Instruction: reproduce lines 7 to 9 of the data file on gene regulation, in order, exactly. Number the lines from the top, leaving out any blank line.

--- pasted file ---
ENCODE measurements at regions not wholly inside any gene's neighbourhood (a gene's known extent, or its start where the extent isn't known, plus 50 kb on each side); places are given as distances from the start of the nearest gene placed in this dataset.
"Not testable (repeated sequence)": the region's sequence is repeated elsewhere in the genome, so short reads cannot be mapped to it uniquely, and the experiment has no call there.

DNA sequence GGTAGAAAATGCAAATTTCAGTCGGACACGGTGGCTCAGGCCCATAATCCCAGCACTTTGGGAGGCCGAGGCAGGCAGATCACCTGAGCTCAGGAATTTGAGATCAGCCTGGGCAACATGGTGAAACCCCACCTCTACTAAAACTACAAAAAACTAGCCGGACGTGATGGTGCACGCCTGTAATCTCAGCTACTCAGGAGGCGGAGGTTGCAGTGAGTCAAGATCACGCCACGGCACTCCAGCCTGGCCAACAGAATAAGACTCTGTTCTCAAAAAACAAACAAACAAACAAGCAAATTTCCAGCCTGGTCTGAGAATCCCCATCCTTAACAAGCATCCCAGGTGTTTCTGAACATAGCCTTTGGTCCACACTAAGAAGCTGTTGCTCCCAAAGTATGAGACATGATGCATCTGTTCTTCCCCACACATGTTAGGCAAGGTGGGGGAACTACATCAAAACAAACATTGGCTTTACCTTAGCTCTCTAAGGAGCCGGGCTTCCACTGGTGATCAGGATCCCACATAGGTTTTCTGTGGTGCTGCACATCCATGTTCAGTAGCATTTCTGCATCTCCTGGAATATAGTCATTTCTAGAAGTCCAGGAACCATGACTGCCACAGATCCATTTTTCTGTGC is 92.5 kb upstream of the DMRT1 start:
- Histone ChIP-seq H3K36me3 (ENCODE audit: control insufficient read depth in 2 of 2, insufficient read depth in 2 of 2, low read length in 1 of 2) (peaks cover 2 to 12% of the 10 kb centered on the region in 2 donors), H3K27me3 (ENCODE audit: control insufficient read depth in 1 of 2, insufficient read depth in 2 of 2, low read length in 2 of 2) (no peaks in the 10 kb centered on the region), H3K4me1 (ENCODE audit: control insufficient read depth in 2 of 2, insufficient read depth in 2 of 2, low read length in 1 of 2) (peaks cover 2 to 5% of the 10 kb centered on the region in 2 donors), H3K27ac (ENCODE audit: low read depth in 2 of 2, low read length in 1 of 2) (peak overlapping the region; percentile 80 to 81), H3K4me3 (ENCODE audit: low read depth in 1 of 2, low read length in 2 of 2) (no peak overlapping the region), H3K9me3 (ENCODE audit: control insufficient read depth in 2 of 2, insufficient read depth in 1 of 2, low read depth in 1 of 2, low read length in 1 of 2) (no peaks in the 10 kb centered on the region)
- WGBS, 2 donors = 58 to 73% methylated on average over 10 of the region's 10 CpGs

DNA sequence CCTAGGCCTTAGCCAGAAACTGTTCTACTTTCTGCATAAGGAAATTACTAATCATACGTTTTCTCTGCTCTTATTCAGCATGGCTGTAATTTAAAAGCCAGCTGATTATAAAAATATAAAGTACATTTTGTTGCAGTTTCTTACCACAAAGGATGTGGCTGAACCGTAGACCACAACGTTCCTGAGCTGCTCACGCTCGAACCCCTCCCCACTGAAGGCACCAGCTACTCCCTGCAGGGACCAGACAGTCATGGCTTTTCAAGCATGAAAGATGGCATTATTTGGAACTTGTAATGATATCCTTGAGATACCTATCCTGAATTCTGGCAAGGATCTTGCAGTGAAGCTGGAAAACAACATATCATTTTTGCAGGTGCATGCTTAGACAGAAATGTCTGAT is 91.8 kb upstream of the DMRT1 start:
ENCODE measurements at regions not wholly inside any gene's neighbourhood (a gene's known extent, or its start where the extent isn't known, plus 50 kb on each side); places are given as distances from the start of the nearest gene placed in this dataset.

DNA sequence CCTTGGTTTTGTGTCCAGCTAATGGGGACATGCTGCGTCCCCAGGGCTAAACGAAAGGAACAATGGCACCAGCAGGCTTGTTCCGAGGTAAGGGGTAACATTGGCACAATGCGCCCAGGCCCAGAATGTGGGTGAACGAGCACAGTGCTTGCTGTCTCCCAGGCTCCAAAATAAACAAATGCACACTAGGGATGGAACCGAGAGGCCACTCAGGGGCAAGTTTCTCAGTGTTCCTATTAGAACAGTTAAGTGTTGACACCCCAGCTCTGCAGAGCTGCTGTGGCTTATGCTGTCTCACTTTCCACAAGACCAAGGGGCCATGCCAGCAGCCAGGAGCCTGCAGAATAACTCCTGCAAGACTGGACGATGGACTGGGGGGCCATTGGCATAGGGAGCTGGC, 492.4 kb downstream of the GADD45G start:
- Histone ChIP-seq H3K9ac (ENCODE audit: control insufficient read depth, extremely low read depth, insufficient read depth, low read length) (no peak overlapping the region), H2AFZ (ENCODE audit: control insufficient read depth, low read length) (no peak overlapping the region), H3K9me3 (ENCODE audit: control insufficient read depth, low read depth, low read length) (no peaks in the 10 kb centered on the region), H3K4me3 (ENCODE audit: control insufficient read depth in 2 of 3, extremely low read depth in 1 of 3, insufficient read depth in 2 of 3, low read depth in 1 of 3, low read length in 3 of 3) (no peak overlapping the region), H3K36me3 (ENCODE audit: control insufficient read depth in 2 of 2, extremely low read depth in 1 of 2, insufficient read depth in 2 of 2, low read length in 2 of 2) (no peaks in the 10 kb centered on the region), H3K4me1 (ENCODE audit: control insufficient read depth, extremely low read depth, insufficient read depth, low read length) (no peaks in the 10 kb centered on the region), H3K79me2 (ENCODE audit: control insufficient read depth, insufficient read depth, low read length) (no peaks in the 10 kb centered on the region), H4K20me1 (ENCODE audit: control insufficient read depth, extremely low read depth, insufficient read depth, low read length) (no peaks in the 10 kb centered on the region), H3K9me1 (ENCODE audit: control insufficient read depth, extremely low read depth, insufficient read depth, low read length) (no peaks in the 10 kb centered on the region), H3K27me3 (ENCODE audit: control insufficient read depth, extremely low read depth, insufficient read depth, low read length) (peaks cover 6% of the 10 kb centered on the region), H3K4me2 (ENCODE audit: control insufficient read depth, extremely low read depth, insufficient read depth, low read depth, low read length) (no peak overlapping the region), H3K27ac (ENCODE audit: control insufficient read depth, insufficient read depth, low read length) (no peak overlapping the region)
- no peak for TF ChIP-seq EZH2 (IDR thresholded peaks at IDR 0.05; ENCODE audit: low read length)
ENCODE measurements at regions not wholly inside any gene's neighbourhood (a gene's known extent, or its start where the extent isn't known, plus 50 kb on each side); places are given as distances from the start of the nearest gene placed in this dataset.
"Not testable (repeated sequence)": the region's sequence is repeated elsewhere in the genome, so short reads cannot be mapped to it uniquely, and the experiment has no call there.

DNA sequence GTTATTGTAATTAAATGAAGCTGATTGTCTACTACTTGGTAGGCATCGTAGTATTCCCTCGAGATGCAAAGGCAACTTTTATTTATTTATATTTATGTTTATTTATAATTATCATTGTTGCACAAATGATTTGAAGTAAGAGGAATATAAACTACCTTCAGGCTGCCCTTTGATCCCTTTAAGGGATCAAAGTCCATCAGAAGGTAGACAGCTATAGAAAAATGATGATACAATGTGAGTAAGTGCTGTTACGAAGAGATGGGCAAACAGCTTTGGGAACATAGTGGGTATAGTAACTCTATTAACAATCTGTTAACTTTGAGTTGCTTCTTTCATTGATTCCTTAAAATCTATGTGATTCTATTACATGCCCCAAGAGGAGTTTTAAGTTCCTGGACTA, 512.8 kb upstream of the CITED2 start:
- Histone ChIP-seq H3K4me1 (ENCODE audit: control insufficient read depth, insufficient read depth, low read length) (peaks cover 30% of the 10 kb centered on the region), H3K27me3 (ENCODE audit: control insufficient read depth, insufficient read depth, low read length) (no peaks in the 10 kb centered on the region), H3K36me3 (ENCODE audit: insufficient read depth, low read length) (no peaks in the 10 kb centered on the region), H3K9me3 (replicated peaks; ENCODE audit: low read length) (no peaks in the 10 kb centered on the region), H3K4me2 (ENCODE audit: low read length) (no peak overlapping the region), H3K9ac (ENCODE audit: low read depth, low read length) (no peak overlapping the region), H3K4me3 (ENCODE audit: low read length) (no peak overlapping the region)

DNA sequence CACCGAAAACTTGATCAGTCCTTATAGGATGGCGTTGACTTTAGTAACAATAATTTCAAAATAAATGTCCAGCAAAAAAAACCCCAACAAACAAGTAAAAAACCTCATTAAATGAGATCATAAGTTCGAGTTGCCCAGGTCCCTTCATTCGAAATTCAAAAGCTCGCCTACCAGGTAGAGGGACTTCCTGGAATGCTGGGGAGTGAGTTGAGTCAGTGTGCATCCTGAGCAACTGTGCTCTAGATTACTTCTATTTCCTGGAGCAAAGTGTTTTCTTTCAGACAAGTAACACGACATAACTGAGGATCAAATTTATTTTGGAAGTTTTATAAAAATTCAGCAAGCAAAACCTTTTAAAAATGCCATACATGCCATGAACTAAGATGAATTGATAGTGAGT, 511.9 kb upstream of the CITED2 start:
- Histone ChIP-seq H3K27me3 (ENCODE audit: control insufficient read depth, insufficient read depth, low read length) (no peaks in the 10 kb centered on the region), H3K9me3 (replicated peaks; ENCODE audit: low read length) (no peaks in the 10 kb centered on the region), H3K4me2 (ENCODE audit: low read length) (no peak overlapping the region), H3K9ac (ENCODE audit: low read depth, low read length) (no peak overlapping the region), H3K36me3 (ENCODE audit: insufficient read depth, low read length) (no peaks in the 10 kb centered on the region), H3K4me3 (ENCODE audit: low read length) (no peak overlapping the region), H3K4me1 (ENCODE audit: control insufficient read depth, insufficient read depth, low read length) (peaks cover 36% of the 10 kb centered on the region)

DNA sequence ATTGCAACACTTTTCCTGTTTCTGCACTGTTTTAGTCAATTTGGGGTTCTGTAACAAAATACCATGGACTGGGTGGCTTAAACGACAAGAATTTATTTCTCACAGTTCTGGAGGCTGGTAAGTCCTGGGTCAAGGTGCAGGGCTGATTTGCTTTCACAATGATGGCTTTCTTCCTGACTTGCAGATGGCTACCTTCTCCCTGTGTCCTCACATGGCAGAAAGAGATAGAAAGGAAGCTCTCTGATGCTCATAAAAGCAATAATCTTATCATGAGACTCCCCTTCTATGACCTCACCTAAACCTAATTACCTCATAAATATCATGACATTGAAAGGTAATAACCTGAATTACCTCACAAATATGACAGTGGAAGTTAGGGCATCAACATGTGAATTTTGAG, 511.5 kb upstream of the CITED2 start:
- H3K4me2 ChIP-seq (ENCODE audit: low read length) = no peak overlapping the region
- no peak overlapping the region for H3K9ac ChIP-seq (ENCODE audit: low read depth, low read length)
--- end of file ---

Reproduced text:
ENCODE measurements at regions not wholly inside any gene's neighbourhood (a gene's known extent, or its start where the extent isn't known, plus 50 kb on each side); places are given as distances from the start of the nearest gene placed in this dataset.

DNA sequence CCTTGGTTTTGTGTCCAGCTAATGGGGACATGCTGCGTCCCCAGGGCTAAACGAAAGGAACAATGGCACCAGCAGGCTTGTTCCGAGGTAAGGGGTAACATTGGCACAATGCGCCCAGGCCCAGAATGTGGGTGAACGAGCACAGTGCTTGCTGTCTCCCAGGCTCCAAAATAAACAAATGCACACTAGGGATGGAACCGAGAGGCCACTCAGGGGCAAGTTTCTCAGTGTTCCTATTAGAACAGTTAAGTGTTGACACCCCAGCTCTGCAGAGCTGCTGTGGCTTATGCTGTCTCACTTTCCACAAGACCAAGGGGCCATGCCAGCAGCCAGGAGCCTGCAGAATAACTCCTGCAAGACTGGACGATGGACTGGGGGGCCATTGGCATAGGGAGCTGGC, 492.4 kb downstream of the GADD45G start:
- Histone ChIP-seq H3K9ac (ENCODE audit: control insufficient read depth, extremely low read depth, insufficient read depth, low read length) (no peak overlapping the region), H2AFZ (ENCODE audit: control insufficient read depth, low read length) (no peak overlapping the region), H3K9me3 (ENCODE audit: control insufficient read depth, low read depth, low read length) (no peaks in the 10 kb centered on the region), H3K4me3 (ENCODE audit: control insufficient read depth in 2 of 3, extremely low read depth in 1 of 3, insufficient read depth in 2 of 3, low read depth in 1 of 3, low read length in 3 of 3) (no peak overlapping the region), H3K36me3 (ENCODE audit: control insufficient read depth in 2 of 2, extremely low read depth in 1 of 2, insufficient read depth in 2 of 2, low read length in 2 of 2) (no peaks in the 10 kb centered on the region), H3K4me1 (ENCODE audit: control insufficient read depth, extremely low read depth, insufficient read depth, low read length) (no peaks in the 10 kb centered on the region), H3K79me2 (ENCODE audit: control insufficient read depth, insufficient read depth, low read length) (no peaks in the 10 kb centered on the region), H4K20me1 (ENCODE audit: control insufficient read depth, extremely low read depth, insufficient read depth, low read length) (no peaks in the 10 kb centered on the region), H3K9me1 (ENCODE audit: control insufficient read depth, extremely low read depth, insufficient read depth, low read length) (no peaks in the 10 kb centered on the region), H3K27me3 (ENCODE audit: control insufficient read depth, extremely low read depth, insufficient read depth, low read length) (peaks cover 6% of the 10 kb centered on the region), H3K4me2 (ENCODE audit: control insufficient read depth, extremely low read depth, insufficient read depth, low read depth, low read length) (no peak overlapping the region), H3K27ac (ENCODE audit: control insufficient read depth, insufficient read depth, low read length) (no peak overlapping the region)